Featuring Dorothy Robyn, Senior Policy Expert, Clinton and Obama Administrations; Stephen Van Beek, Vice President of Aviation Consulting, ICF International; and Chris Edwards, Editor, DownsizingGovernment.org, Cato Institute; moderated by Peter Russo, Director of Congressional Affairs, Cato Institute.
Of all the rights the U.S. Constitution protects, courts are probably most vigilant about protecting free speech. Freedom of expression is not only a cornerstone of democratic government, but also central to the more ordinary choices citizens make in their daily lives. Yet one class of speech has been almost entirely ignored by the courts: speech by professionals engaged in their business. In the new issue of Regulation, Cato scholar Timothy Sandefur argues that the Supreme Court should make it clear that censoring professionals is intolerable.
Published in the wake of the Supreme Court’s landmark decision in Kelo v. New London, Cornerstone of Liberty: Property Rights in 21st Century America made a powerful contribution to the firestorm of interest in protecting property rights. Now in its second edition, Cornerstone of Liberty has been fully updated by authors Timothy and Christina Sandefur, and examines how dozens of new developments in courtrooms and legislatures across the country have shifted the landscape of private property rights since 2005.
The Cato Institute has released its 2014 Annual Report, which documents a dynamic year of growth and productivity. “Libertarianism is the philosophy of freedom,” Cato’s David Boaz writes in his book, The Libertarian Mind. “It is the indispensable framework for the future.” And as the new report demonstrates, the Cato Institute, thanks largely to the generosity of our Sponsors, is leading the charge to apply this framework across the policy spectrum.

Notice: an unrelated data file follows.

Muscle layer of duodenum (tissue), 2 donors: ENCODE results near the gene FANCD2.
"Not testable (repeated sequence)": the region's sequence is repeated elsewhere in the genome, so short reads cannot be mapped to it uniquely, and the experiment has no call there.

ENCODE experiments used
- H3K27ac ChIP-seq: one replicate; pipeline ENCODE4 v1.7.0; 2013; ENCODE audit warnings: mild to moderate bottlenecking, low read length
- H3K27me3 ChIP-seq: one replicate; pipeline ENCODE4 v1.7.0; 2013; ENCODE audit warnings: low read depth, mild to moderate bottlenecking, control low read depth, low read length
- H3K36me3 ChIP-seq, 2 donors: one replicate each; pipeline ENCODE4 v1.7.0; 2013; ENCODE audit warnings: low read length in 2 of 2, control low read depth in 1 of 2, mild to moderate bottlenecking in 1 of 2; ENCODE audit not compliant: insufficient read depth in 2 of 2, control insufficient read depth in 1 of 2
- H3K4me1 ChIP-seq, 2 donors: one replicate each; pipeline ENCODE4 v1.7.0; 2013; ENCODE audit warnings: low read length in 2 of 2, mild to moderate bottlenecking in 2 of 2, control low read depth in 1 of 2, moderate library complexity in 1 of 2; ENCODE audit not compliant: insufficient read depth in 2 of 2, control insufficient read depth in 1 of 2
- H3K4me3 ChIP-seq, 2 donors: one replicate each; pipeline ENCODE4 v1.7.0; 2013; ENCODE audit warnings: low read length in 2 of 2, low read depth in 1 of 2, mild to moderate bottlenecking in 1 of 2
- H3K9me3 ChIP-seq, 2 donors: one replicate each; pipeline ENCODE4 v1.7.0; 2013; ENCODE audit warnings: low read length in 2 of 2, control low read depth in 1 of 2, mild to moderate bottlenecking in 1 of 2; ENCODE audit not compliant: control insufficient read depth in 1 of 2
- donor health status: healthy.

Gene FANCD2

FEC v. Wisconsin Right to Life, McCain v. Wisconsin Right to Life, Does the First Amendment Protect Political Speech?
Featuring James Bopp Jr., James Madison Center for Free Speech; Kathleen M. Sullivan, Stanford University Law School; Richard L. Hasen, Loyola Law School, Los Angeles; and Martin S. Lederman, Georgetown University Law Center.
On the morning of April 25 the Supreme Court will hear consolidated oral argument in two of the most important campaign finance cases in years. Pitting the Federal Election Commission, plus Sen. John McCain and other members of Congress, against numerous grassroots organizations, the question presented is whether those members, through the McCain-Feingold campaign finance act the Supreme Court upheld three years ago, can prevent such groups from running ads close to an election that take “a critical stance regarding a candidate’s position on an issue.” (Quoted from Senator McCain’s brief.) James Bopp will be arguing the case for the grassroots organizations, joined at the Court by Kathleen Sullivan. Professors Hasen and Lederman, who will also be at oral argument, have filed an amicus brief supporting the FEC and Senator McCain. Please join us for their assessments of the oral argument before the Roberts Court.